Setting aside the time to better manage your business operations is not easy; but, if you can even assess an extra hour a week, it will inure to your benefit.

04/26/2021: Less Is More: Why Targeted Marketing Is So Important for Law Firms

Let me be clear: your job as a lawyer is NOT to be the next Andrew Carnegie.  That’s in part because law firms are inherently geographically-limited businesses -- in the main.  What’s to stop Walmart from opening another location across the state line?  Essentially nothing.  What’s to stop a law firm from doing the same thing?  Well, another bar exam passage (or waive-in process), for one.  For another, there may be restrictive rules relating to physical office space requirements for law firms, as well as a host of other protectionist measures to keep out-of-state lawyers, well . . . out of state.  Then there’s the practical difficulty of managing various ethics rules regimes, for each state you locate an office (virtual or otherwise) in.

Because most law firms are still referral-based businesses, they rely heavily on local connections.  Usually the big kahuna at a law firm is going to be out and about, shaking hands and kissing babies (metaphorically speaking), drumming up business.  It’s damn near impossible to clone managing partners, such that most law firms are effectively limited in their marketing by the sheer success of the founding partner in being able to market herself locally.  But, even for law firms that can expand, there’s still a choice as to whether or not they should expand; and, given all the things that hamper law firm expansion, the better choice may be to blow out your local opportunity.  And, even if you are already marketing online effectively, note that your understanding of and comfort in your local market can remain an advantage, since targeted marketing tactics are easier to draw upon than ever before.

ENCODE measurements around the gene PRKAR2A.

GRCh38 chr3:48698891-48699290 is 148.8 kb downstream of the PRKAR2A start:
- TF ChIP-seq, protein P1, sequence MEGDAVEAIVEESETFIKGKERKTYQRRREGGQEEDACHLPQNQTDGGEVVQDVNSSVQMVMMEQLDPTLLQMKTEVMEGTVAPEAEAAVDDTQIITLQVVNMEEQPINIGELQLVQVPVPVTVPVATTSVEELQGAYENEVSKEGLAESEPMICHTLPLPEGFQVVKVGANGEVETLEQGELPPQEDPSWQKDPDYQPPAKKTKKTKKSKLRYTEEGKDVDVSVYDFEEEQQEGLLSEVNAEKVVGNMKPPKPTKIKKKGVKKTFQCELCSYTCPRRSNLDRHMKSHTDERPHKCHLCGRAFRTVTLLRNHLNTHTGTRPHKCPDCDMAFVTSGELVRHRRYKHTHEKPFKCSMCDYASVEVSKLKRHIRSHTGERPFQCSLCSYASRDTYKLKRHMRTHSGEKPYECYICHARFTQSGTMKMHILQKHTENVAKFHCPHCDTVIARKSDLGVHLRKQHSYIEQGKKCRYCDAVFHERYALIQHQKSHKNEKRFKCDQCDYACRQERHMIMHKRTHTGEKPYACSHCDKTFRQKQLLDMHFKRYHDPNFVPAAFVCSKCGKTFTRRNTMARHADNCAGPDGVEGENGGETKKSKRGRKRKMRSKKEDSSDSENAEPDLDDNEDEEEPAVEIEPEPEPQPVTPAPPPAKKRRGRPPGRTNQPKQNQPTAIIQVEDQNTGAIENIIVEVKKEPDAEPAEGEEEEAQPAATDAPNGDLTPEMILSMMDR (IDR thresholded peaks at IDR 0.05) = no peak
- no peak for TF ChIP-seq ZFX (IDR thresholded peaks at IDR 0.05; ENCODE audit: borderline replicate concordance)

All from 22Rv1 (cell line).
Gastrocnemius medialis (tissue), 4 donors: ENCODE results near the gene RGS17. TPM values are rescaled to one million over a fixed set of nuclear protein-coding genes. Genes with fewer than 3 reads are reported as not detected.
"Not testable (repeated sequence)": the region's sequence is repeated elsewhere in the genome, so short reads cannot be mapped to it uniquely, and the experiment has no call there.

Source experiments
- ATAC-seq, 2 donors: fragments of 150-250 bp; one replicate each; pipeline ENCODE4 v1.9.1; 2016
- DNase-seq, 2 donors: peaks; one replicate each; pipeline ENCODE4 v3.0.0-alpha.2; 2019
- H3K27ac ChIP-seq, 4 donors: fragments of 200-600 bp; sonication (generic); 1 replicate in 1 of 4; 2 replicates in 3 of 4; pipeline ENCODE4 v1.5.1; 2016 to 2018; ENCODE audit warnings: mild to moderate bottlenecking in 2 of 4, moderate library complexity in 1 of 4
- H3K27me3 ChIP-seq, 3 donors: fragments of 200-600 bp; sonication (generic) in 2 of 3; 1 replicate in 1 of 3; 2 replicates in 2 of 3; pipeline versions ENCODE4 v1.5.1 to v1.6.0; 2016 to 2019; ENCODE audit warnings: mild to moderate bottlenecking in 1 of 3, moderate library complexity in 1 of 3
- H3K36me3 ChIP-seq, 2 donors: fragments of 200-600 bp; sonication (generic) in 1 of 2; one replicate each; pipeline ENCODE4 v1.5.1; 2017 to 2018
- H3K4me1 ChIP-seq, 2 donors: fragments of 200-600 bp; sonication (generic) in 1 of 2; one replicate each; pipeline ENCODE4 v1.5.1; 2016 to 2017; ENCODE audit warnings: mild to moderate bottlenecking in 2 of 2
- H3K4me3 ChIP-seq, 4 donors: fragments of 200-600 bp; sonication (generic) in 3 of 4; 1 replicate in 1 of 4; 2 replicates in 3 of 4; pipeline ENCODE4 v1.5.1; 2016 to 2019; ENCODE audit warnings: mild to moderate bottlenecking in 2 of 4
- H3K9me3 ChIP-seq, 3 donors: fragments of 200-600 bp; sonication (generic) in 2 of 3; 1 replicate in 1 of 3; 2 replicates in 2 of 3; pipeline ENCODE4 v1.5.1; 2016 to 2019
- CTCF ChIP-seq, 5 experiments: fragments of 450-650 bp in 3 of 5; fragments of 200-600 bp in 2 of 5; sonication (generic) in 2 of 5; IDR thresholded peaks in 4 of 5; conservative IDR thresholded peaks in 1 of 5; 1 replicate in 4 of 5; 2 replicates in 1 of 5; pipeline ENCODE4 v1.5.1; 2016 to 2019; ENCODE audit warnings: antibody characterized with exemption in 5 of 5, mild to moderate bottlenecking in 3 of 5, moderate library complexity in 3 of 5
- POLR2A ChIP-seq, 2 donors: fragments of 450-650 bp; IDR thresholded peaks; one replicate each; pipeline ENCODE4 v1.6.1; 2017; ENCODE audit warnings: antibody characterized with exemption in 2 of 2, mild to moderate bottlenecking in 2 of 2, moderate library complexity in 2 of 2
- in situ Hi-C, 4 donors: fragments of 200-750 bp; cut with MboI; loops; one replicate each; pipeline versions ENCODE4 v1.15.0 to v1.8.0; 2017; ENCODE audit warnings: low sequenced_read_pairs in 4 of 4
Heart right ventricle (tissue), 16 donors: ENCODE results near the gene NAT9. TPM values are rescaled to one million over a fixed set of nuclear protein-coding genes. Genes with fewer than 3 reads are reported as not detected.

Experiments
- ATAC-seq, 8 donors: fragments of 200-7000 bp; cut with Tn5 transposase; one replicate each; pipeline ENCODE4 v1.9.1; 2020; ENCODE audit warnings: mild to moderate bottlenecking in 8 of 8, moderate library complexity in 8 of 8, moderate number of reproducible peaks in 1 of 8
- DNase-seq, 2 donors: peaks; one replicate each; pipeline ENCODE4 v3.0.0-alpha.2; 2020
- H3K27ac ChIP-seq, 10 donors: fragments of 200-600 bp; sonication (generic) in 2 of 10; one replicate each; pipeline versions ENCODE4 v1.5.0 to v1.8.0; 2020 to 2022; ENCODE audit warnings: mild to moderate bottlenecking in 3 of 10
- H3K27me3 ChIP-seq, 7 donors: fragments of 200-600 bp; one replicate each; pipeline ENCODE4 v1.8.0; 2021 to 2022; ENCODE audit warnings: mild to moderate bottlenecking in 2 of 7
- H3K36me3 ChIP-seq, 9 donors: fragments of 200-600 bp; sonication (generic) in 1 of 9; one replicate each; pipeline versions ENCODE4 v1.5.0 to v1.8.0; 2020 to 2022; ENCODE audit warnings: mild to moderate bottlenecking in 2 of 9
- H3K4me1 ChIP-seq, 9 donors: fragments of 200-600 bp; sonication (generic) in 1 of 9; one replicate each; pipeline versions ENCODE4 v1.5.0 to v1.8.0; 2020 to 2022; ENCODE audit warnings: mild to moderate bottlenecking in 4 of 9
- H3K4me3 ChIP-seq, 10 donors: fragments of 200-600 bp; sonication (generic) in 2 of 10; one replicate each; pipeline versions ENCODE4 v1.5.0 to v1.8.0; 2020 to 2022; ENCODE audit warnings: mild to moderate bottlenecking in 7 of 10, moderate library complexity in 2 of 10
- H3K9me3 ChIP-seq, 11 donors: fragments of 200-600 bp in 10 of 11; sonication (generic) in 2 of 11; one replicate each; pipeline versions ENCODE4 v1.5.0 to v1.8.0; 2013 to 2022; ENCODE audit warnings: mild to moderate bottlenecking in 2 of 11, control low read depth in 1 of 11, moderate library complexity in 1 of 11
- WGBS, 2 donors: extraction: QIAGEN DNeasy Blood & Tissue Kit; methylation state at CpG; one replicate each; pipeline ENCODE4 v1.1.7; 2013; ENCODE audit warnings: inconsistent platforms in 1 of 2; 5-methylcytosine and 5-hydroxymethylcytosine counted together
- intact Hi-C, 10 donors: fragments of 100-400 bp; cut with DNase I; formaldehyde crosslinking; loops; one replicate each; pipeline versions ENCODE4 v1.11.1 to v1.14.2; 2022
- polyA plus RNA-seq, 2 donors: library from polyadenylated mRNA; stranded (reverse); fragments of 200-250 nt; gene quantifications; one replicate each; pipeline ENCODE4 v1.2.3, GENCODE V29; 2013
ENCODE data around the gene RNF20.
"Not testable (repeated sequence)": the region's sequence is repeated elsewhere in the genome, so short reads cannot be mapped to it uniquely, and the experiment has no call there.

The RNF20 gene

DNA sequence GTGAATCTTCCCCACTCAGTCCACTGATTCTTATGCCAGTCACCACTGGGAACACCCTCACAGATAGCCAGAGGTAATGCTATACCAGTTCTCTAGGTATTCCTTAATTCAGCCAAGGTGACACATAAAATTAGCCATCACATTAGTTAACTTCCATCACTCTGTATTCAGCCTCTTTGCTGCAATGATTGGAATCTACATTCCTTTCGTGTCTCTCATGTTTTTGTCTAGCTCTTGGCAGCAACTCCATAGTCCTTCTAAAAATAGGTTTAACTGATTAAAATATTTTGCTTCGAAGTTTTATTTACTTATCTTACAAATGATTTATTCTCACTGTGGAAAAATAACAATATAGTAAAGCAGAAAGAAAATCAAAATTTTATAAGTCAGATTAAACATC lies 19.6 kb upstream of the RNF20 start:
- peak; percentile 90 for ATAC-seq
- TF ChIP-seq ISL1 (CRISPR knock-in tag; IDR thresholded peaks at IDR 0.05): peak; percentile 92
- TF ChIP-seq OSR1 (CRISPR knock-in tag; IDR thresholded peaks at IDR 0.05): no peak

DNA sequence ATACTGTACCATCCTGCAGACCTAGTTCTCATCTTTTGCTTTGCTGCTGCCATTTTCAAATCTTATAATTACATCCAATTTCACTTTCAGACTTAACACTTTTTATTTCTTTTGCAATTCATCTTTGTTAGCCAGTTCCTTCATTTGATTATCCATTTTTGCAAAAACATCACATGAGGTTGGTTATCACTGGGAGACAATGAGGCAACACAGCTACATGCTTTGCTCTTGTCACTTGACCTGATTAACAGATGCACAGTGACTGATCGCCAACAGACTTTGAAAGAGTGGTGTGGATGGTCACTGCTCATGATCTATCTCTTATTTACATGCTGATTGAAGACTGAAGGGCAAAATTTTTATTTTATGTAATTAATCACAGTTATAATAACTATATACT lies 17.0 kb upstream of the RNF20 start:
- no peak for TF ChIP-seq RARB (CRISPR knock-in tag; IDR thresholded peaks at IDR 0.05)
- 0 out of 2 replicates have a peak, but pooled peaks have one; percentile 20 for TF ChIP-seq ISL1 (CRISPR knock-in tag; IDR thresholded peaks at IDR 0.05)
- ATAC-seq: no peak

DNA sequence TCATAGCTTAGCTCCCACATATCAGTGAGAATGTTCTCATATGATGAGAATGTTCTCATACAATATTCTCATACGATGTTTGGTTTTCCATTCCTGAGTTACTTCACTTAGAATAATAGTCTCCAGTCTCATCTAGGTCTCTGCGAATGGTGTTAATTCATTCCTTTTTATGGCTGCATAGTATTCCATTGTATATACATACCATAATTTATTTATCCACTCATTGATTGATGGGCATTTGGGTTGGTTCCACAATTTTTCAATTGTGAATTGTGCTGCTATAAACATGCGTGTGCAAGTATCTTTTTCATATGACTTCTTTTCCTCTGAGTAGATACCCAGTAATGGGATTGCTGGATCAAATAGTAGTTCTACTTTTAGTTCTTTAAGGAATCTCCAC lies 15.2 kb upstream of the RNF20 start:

It’s axiomatically true that local SEO is most effective.  And, you can market in such a granular way on social media that you could theoretically target a physical block of addresses, if you wanted.  More generally, you can design your content to apply to a specific geographic region.  You can also include in your law firm logo reference to a geographic area.  There’s so much you can do, as a lawyer, to tighten your marketing, and to better focus your efforts on where (physically) your clients are; and, it’s probably the most cost-effective way to market a law firm.

4/20/2021: Going Down? How to Love Your Elevator Pitch